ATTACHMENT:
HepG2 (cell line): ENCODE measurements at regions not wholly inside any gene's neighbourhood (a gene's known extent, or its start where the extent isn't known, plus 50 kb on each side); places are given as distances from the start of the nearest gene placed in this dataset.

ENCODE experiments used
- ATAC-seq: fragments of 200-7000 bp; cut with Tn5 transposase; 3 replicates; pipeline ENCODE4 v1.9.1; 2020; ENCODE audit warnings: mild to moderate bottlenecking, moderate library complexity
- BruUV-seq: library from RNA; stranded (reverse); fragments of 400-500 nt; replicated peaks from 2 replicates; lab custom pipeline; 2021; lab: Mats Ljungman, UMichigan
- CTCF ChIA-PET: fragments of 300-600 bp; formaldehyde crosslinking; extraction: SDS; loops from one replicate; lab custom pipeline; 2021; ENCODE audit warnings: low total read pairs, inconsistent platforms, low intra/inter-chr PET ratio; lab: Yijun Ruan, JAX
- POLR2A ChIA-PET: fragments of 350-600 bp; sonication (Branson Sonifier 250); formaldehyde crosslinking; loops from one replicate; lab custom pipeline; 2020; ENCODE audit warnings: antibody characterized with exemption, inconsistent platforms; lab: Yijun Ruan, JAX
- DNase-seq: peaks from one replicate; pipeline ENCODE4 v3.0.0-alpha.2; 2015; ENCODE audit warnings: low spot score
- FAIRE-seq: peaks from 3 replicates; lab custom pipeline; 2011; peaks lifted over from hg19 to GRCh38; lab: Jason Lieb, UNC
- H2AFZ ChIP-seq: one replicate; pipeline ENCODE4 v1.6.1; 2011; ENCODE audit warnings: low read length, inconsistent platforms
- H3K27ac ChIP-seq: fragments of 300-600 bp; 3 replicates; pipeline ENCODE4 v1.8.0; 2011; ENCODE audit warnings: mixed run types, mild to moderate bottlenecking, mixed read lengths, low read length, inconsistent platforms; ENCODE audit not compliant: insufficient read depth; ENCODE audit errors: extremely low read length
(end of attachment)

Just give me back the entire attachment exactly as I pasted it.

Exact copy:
HepG2 (cell line): ENCODE measurements at regions not wholly inside any gene's neighbourhood (a gene's known extent, or its start where the extent isn't known, plus 50 kb on each side); places are given as distances from the start of the nearest gene placed in this dataset.

ENCODE experiments used
- ATAC-seq: fragments of 200-7000 bp; cut with Tn5 transposase; 3 replicates; pipeline ENCODE4 v1.9.1; 2020; ENCODE audit warnings: mild to moderate bottlenecking, moderate library complexity
- BruUV-seq: library from RNA; stranded (reverse); fragments of 400-500 nt; replicated peaks from 2 replicates; lab custom pipeline; 2021; lab: Mats Ljungman, UMichigan
- CTCF ChIA-PET: fragments of 300-600 bp; formaldehyde crosslinking; extraction: SDS; loops from one replicate; lab custom pipeline; 2021; ENCODE audit warnings: low total read pairs, inconsistent platforms, low intra/inter-chr PET ratio; lab: Yijun Ruan, JAX
- POLR2A ChIA-PET: fragments of 350-600 bp; sonication (Branson Sonifier 250); formaldehyde crosslinking; loops from one replicate; lab custom pipeline; 2020; ENCODE audit warnings: antibody characterized with exemption, inconsistent platforms; lab: Yijun Ruan, JAX
- DNase-seq: peaks from one replicate; pipeline ENCODE4 v3.0.0-alpha.2; 2015; ENCODE audit warnings: low spot score
- FAIRE-seq: peaks from 3 replicates; lab custom pipeline; 2011; peaks lifted over from hg19 to GRCh38; lab: Jason Lieb, UNC
- H2AFZ ChIP-seq: one replicate; pipeline ENCODE4 v1.6.1; 2011; ENCODE audit warnings: low read length, inconsistent platforms
- H3K27ac ChIP-seq: fragments of 300-600 bp; 3 replicates; pipeline ENCODE4 v1.8.0; 2011; ENCODE audit warnings: mixed run types, mild to moderate bottlenecking, mixed read lengths, low read length, inconsistent platforms; ENCODE audit not compliant: insufficient read depth; ENCODE audit errors: extremely low read length